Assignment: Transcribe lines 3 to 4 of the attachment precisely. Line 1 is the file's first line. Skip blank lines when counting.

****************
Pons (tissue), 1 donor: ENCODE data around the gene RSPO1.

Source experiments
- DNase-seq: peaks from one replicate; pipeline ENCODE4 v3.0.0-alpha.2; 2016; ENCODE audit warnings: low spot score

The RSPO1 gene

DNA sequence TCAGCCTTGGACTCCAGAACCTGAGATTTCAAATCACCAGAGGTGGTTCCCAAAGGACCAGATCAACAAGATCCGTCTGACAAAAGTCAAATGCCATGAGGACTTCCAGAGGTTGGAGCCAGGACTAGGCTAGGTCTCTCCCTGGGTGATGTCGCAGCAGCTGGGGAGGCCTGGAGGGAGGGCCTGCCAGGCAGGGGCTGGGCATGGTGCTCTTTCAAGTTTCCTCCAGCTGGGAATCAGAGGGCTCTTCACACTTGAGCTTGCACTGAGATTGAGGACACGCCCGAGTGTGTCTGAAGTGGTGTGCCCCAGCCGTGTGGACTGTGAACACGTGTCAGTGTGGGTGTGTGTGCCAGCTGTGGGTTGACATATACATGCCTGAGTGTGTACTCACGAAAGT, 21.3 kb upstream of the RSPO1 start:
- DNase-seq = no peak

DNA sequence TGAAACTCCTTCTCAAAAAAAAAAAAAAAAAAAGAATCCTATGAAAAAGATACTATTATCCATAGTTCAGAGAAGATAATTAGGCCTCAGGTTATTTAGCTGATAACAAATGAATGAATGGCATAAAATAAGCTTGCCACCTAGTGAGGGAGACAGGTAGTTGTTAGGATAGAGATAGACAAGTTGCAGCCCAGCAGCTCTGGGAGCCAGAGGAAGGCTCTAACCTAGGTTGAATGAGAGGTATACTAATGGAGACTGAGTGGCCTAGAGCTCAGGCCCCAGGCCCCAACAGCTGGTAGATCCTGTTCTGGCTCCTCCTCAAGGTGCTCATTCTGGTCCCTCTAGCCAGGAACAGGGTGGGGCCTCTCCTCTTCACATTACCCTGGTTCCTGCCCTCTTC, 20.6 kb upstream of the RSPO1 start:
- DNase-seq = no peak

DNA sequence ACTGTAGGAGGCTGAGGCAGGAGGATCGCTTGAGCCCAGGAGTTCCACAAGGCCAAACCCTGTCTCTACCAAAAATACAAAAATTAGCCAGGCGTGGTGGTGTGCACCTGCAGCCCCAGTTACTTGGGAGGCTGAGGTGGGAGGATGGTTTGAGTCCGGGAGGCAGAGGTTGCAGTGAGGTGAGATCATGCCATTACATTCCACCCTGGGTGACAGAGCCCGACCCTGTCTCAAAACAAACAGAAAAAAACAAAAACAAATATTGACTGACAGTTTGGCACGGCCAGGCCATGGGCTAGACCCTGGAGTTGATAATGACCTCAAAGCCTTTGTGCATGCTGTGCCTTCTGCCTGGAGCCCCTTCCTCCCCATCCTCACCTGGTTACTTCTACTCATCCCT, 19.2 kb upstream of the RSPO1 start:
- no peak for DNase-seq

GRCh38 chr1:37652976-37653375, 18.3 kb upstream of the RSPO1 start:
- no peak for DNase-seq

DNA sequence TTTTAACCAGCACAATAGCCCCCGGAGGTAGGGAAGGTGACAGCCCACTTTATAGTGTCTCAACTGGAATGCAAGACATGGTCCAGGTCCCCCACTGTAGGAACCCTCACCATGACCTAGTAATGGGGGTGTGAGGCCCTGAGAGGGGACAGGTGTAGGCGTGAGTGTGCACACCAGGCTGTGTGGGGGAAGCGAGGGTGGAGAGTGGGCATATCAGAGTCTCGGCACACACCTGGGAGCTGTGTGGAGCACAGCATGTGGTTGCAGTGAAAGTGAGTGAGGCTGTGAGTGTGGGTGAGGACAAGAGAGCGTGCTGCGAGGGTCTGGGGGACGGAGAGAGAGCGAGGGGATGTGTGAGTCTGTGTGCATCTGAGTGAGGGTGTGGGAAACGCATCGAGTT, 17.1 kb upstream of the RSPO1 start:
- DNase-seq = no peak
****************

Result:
- DNase-seq: peaks from one replicate; pipeline ENCODE4 v3.0.0-alpha.2; 2016; ENCODE audit warnings: low spot score

The RSPO1 gene